- It might taste delicious, but eating raw cookie dough really can make you sick. Raw eggs can be contaminated with salmonella and raw flour can contain E. coli.
- General Mills recalled five-pound bags of Gold Medal flour in September 2019 and Pillsbury, Aldi, and King Arthur Flour also announced flour recalls earlier that year.
- In 2009, Nestlé had to recall 3.6 million packages of its refrigerated cookie dough after nearly 80 people got food poisoning from E. coli lurking in the raw flour.
- Raw eggs contaminated with salmonella cause 79,000 foodborne illnesses and 30 deaths in the US every year, according to the Center for Disease Control (CDC).
- If you can’t go on without eating cookie dough, try some alternatives like edible dough and dessert hummus.
- Visit Business Insider’s homepage for more stories.
Following is a transcript of the video.
Licking the spoon is the best part of baking cookies. But it’s a bad idea. Because eating raw cookie dough really can make you sick, and not just because it contains raw eggs.
In 2009, over 77 people across 30 states got food poisoning after eating prepackaged raw cookie dough. Many experienced vomiting and bloody diarrhea, and some had severe kidney damage. In the end, Nestlé had to recall 3.6 million packages of its refrigerated cookie dough. And in 2016, another group got sick after eating raw homemade cookie dough made from General Mills products.
But despite what you’d expect, the culprit wasn’t salmonella in the eggs. It was a shiga toxin-producing E. coli in the flour, the same type that sometimes finds its way into romaine lettuce and hamburger meat. In fact, the CDC estimates it’s responsible for 265,000 illnesses, 3,600 hospitalizations, and 30 deaths in the United States every year.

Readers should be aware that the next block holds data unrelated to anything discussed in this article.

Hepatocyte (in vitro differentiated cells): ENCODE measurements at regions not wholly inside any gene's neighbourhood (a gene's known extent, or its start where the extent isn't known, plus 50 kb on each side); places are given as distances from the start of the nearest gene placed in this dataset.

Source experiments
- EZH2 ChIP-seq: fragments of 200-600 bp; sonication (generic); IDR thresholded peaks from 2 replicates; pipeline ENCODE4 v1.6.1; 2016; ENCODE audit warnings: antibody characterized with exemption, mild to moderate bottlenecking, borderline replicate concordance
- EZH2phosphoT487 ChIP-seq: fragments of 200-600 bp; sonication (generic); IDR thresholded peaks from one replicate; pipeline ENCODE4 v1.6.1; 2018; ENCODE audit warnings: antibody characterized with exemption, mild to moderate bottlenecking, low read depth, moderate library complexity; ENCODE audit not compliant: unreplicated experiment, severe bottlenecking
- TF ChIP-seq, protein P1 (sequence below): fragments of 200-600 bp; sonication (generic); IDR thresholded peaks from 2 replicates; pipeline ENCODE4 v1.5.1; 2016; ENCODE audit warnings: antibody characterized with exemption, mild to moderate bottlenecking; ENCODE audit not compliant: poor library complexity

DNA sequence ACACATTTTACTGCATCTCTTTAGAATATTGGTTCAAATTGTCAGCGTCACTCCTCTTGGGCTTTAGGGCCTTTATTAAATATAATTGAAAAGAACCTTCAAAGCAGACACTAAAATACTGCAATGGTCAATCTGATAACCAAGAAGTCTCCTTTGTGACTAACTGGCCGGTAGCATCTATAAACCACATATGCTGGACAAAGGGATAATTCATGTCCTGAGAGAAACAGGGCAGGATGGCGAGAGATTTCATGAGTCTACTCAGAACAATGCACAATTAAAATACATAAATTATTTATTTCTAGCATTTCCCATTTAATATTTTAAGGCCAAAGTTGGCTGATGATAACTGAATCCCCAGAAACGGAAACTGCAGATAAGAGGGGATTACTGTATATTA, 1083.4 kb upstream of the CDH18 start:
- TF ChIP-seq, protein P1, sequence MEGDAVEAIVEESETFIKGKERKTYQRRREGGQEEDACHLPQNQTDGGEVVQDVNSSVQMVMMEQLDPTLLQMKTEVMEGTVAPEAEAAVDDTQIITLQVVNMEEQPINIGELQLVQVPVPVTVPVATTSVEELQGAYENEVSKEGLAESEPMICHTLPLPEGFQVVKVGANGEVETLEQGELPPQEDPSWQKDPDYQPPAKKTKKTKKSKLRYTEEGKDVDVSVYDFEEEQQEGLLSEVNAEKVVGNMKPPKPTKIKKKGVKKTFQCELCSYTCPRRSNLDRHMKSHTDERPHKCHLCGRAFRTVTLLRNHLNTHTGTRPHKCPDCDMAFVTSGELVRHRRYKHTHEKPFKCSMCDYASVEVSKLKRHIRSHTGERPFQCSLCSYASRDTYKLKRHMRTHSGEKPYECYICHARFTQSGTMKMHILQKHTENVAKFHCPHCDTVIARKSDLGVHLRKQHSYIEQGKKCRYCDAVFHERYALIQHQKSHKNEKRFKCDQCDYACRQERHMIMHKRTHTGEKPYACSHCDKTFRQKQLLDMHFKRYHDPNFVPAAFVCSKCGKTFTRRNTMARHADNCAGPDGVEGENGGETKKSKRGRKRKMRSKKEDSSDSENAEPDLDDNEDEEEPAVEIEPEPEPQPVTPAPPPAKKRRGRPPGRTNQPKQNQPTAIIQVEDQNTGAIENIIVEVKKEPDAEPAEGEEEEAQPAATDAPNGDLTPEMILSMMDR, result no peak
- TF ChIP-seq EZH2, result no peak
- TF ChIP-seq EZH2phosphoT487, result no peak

Now, normally E. coli likes to bunker down in moist places. That’s why scientists were surprised when it turned up in flour. And even today, it’s a mystery as to how the E. coli got there in the first place, or how it survived in the flour’s dry environment. The problem is that the bacteria could have infiltrated the flour during any step of the manufacturing process. It might have snuck onto the wheat from animal poop, or jumped to the flour from a contaminated processing equipment. There’s really no way to know for sure. Now, just to be clear, although flour was the culprit in this case, raw eggs can still be just as dangerous. In fact, the FDA estimates that every year contaminated eggs cause 79,000 food-borne illnesses and 30 deaths in the United States. With that in mind, the CDC warns against eating any raw cookie dough.
But, there’s good news. Although, yes, there’s a risk your cookie dough is contaminated, it’s a pretty minimal one. Many bakers, for example, taste test all the time, no worse for wear. Plus, a study found that over half of college students ate unbaked cookie dough, and they lived to tell the tale.
Even better, the risk is lower today than ever before, at least when it comes to store-bought varieties. Because, after the 2009 outbreak, companies like Nestlé and Pillsbury have started including heat-treated flour and pasteurized eggs in their dough. By heating flour to 71 degrees Celsius, you kill off any E. coli. And the pasteurization process heats eggs just enough to kill off bacteria without cooking the egg. Heat-treated flour and pasteurized eggs also explain why the sort of cookie dough you find in ice cream is harmless. But if you insist on making your chocolate chip cookies from scratch, there’s a DIY way to sterilize your own ingredients: bake the cookie! It’ll still taste good.
EDITOR’S NOTE: This video was originally published on February 12, 2019.